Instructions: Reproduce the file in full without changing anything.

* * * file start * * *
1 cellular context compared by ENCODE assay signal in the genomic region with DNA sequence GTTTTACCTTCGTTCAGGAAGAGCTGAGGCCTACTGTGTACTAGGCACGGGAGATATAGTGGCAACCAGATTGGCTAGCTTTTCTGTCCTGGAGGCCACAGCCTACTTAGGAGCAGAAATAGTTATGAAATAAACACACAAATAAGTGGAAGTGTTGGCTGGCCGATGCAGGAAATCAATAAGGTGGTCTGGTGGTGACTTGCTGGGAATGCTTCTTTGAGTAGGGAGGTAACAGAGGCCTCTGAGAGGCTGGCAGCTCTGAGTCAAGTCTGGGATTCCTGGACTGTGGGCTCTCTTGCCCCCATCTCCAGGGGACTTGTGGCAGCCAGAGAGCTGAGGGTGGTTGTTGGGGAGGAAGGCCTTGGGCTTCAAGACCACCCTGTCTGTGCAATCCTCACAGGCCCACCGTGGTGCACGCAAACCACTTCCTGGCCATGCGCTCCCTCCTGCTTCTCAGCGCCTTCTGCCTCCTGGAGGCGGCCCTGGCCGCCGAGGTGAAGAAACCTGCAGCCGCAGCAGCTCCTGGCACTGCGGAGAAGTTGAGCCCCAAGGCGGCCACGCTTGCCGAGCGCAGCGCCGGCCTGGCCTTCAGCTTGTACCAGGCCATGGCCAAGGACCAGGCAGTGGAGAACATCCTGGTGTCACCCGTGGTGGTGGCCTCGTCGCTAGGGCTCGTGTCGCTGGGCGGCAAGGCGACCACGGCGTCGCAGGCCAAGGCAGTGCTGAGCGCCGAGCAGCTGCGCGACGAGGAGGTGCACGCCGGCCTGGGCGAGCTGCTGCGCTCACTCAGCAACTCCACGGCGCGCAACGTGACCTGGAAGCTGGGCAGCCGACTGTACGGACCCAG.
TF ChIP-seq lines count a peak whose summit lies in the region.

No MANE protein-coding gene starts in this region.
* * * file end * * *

1 cellular context compared by ENCODE assay signal in the genomic region with DNA sequence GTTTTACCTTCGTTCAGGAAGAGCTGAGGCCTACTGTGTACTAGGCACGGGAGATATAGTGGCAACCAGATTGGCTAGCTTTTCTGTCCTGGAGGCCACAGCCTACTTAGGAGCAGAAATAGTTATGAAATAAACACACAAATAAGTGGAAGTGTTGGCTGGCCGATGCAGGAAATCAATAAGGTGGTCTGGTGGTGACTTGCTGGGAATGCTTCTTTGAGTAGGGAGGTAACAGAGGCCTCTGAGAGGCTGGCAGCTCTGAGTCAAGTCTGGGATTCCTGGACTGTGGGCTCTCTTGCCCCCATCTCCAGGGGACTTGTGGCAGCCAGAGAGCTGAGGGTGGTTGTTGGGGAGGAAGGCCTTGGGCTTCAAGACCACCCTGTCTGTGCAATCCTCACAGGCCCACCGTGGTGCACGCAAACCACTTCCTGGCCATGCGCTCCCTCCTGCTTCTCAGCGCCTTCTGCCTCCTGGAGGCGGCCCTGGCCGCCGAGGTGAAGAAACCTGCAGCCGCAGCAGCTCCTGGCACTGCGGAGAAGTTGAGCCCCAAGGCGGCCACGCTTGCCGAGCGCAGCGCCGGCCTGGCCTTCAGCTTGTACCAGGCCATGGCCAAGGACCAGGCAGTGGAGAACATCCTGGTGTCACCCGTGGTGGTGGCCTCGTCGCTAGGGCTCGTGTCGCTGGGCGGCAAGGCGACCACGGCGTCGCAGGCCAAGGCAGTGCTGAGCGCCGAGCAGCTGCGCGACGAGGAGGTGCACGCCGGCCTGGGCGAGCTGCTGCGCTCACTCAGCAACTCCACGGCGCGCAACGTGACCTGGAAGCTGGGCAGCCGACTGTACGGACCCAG.
TF ChIP-seq lines count a peak whose summit lies in the region.

No MANE protein-coding gene starts in this region.